What Is This Woman Doing Preaching In My Bible? | CBE International

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What Is This Woman Doing Preaching In My Bible?

On October 14, 2015

Do you know the Bible story of Huldah?

Many people have attended Sunday school and church for their entire lives, yet they have never even heard of her. Even those who went to a Christian grade school or college might be thinking, “Umm, in the Bible? Are you sure? Wasn’t that Hagar the Horrible’s wife’s name?” (Nope, that’s Helga). Many of you have spent thirty, forty, or eighty years in the church and still, you’ve never heard of Huldah. I have asked Christians who have all of the above credentials (and more) and generally, they have never heard her name or story. 

She almost never shows up in children’s Bible story books. She does not appear in the majority of Sunday school curriculum. Huldah’s story is absent. I have attended church my whole life, all thirty-six years. I have listened to pastors preaching online, on the radio, in different churches, in different denominations, in this country, and overseas. And I have never once heard a pastor tell the story of Huldah or teach on the significance of her life. 

And why not? She was arguably the most respected and influential prophet during the reign of King Josiah. Most of us know the story of King Josiah, a godly leader who was crowned as a young boy. So then, why have we not heard about Huldah, an important female prophet from the same period? 

It is hard to say that her story is obscure, except that we have made it so by ignoring it. God used Huldah’s prophecy in a powerful way. Her work was followed by the most thorough religious renewal in the entire history of Judah. There were a few Southern kingdom monarchs who had turned away from idolatry in Judah's history. But it was only under King Josiah in response to Huldah’s prophecy that every visible trace of idol worship was wiped out. Stone idols were even smashed and ground to powder so that no one could salvage a crumb and worship it. Of course, as soon as Josiah died, idolatry popped right up again. But under Josiah’s and Huldah’s leadership, it was completely forbidden.

So why is it that we have overlooked the story of Huldah—a story recorded twice in Scripture (2 Kings 22 and 2 Chronicles 34)? Why do most people not know her name? Why is she not remembered with other Bible women such as Sarah, Miriam, Deborah, and Esther?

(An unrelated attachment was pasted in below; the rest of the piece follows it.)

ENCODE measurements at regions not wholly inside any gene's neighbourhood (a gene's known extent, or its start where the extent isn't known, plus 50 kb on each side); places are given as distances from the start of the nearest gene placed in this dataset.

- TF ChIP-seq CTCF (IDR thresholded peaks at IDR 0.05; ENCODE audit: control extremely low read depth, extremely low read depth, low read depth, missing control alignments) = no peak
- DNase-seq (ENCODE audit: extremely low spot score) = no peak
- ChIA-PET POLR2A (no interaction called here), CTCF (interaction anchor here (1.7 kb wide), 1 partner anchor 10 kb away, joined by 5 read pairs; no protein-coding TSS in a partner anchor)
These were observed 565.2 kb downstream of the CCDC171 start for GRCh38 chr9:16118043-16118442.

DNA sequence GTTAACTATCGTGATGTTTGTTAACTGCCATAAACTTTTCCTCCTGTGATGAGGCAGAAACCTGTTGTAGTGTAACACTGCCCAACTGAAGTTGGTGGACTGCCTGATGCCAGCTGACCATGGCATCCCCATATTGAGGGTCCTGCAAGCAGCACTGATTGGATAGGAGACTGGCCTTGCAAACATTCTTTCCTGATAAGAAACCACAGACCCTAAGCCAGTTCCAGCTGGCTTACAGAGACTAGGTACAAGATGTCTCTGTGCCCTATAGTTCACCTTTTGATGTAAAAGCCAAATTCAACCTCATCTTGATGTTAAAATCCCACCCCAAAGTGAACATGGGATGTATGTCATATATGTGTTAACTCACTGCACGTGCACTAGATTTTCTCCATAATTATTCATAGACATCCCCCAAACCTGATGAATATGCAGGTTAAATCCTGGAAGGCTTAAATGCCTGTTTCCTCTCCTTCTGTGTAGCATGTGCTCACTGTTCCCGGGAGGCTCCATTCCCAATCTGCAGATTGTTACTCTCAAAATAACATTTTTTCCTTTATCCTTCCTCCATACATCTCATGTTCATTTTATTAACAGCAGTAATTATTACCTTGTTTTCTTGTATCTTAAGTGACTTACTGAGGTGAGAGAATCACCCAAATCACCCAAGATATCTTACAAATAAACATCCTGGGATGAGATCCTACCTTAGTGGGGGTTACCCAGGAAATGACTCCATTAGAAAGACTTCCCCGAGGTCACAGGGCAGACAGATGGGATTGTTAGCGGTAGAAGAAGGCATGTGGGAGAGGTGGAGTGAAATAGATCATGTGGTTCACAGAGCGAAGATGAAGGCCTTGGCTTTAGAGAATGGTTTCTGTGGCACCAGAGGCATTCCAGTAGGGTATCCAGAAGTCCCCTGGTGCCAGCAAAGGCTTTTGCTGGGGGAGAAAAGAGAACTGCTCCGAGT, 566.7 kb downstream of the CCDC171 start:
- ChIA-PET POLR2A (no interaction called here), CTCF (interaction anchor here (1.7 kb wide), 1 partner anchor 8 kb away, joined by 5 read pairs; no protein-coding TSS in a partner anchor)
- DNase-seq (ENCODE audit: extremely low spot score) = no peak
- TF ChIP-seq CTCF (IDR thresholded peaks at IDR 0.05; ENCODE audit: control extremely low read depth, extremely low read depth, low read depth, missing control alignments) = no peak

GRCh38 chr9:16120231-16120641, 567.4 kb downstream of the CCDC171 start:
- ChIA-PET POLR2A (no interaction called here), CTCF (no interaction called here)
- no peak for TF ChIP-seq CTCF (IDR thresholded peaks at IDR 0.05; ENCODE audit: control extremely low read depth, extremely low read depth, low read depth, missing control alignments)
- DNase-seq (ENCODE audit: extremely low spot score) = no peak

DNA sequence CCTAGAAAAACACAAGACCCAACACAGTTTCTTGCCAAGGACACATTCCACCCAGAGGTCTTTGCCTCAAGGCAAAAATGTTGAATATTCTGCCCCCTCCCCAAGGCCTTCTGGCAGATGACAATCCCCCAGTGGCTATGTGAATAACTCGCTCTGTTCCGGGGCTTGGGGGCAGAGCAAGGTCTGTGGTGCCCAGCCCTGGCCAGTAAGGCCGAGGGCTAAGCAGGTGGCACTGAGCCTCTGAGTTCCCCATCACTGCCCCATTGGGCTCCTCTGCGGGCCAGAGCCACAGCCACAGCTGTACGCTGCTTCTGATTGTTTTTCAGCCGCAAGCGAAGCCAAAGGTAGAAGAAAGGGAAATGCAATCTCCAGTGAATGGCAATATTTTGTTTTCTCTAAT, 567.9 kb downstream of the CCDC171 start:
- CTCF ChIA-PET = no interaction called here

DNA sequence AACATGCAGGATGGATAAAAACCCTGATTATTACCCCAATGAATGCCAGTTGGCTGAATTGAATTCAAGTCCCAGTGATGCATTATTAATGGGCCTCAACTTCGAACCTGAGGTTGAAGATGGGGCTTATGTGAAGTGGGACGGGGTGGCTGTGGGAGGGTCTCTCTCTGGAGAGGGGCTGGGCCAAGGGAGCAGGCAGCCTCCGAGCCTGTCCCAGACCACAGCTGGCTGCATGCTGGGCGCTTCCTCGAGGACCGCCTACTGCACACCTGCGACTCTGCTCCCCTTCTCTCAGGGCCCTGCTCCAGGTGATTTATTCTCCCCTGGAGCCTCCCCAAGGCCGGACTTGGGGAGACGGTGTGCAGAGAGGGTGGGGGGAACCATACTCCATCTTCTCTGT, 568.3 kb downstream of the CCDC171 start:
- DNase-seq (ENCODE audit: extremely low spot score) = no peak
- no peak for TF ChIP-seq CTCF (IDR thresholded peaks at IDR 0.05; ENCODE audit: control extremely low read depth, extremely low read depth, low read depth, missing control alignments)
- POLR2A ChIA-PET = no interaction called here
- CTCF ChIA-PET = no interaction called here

Quite simply, Huldah’s story does not fit with the prevailing theology on women in ministry that is held by most evangelicals in America. There is really nothing to her story except that she preaches the word of God, quite authoritatively, to a group of men who happened to be the highest civic and religious leaders in the country. Even the high priest was there.

Imagining Huldah: this linoleum block and watercolor print was inspired by women depicted in ancient art from Egypt and the Aegean Sea people.

We cannot pull the focus of her story toward co-operative military leadership as we can with Deborah. We cannot put a magnifying glass over her childhood story, her musical talents, or her mistakes as we often do with Miriam. We cannot make her into a beauty contest winner as we can with Esther. Huldah really does only one thing. She preaches a sermon. And it was not sharing time at women’s ministry night. Her audience was men. In the Bible, that is really all that Huldah did. She held a respected position of spiritual leadership, and she clearly taught the word of God to men.

But you thought “ladies” weren’t supposed to do that! Huldah’s story raises difficult questions about why women today are not allowed to be spiritual leaders and religious teachers in the church.

In Jerusalem at the time of Huldah’s ministry, there were some very dark practices going on. There were prostitutes whose services were available right inside the temple of Yahweh. People thought that in order to keep the gods happy, the crops healthy, and the invading armies away, they needed to throw their children into the open jaws of the evil god, Molech. Their children were burned alive as human sacrifices. But all of that ended after King Josiah encountered the word of God. God spoke to the king in two ways, through the Book of the Law found in the temple (probably Deuteronomy) and through the preaching of a woman. 

So, here’s my question today:

Would you like to see the church purified from its modern day idols? Would you like to see our “Molech” ground to dust?

Then let the women preach! Do not put up roadblocks of doubt and shame about what a woman can do for God’s people. Tell your daughters about Huldah. Encourage women who want to learn and teach God’s word. Invite them to share what God has taught them to women and men. In the humble footsteps of Josiah, seek out the wisdom of godly women in your church. Be prepared for God to speak in an unexpected way with an unexpected voice.

And remember:

“In the last days, God says, I will pour out my Spirit on all people. Your sons and daughters will prophesy, your young men will see visions, your old men will dream dreams. Even on my servants, both men and women, I will pour out my Spirit in those days and they will prophesy.” (Acts 2:17-18)

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